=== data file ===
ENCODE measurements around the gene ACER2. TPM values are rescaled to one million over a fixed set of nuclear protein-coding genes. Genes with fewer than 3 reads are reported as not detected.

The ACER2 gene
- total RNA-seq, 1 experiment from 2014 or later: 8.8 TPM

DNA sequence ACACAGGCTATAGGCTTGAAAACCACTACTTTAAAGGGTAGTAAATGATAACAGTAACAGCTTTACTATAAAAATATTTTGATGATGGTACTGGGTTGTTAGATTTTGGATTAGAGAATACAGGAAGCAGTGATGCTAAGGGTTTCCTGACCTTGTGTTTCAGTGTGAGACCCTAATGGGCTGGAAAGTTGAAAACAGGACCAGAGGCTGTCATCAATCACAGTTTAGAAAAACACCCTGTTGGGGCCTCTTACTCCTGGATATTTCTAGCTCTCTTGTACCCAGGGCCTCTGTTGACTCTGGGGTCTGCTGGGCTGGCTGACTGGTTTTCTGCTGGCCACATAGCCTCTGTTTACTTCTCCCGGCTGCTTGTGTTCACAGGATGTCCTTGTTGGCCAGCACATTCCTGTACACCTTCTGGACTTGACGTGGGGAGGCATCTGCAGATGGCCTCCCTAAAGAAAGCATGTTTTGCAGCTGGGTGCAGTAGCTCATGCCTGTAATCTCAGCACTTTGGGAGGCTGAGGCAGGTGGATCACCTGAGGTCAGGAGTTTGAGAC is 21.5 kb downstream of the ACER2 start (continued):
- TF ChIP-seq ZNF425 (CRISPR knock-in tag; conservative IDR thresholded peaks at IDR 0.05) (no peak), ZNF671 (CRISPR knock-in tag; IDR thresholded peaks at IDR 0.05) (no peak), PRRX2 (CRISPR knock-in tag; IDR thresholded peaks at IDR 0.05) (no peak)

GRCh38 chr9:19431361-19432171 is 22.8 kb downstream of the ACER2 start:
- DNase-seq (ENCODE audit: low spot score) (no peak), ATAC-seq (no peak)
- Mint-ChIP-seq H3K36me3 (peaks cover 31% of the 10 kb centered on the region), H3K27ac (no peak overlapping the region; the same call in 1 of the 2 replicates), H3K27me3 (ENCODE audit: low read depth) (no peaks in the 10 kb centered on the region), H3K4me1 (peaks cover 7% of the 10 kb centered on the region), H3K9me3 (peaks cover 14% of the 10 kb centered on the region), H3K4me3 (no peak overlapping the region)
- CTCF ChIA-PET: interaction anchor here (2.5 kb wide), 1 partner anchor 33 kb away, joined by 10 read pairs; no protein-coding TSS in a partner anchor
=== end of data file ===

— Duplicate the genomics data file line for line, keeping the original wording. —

ENCODE measurements around the gene ACER2. TPM values are rescaled to one million over a fixed set of nuclear protein-coding genes. Genes with fewer than 3 reads are reported as not detected.

The ACER2 gene
- total RNA-seq, 1 experiment from 2014 or later: 8.8 TPM

DNA sequence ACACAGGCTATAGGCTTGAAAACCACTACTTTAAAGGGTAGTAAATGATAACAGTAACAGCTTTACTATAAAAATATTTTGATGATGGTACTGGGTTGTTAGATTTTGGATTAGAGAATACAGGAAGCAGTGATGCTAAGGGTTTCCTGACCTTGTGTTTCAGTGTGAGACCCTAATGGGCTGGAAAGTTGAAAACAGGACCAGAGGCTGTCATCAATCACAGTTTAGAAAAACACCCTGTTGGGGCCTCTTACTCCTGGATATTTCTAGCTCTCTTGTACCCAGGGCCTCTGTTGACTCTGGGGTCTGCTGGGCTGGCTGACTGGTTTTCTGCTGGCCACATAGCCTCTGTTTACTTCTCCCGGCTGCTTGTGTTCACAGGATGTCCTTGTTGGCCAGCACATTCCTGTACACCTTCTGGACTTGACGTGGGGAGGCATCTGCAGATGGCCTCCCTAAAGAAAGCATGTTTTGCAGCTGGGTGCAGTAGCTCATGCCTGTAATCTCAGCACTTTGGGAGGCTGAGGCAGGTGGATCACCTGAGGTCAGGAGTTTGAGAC is 21.5 kb downstream of the ACER2 start (continued):
- TF ChIP-seq ZNF425 (CRISPR knock-in tag; conservative IDR thresholded peaks at IDR 0.05) (no peak), ZNF671 (CRISPR knock-in tag; IDR thresholded peaks at IDR 0.05) (no peak), PRRX2 (CRISPR knock-in tag; IDR thresholded peaks at IDR 0.05) (no peak)

GRCh38 chr9:19431361-19432171 is 22.8 kb downstream of the ACER2 start:
- DNase-seq (ENCODE audit: low spot score) (no peak), ATAC-seq (no peak)
- Mint-ChIP-seq H3K36me3 (peaks cover 31% of the 10 kb centered on the region), H3K27ac (no peak overlapping the region; the same call in 1 of the 2 replicates), H3K27me3 (ENCODE audit: low read depth) (no peaks in the 10 kb centered on the region), H3K4me1 (peaks cover 7% of the 10 kb centered on the region), H3K9me3 (peaks cover 14% of the 10 kb centered on the region), H3K4me3 (no peak overlapping the region)
- CTCF ChIA-PET: interaction anchor here (2.5 kb wide), 1 partner anchor 33 kb away, joined by 10 read pairs; no protein-coding TSS in a partner anchor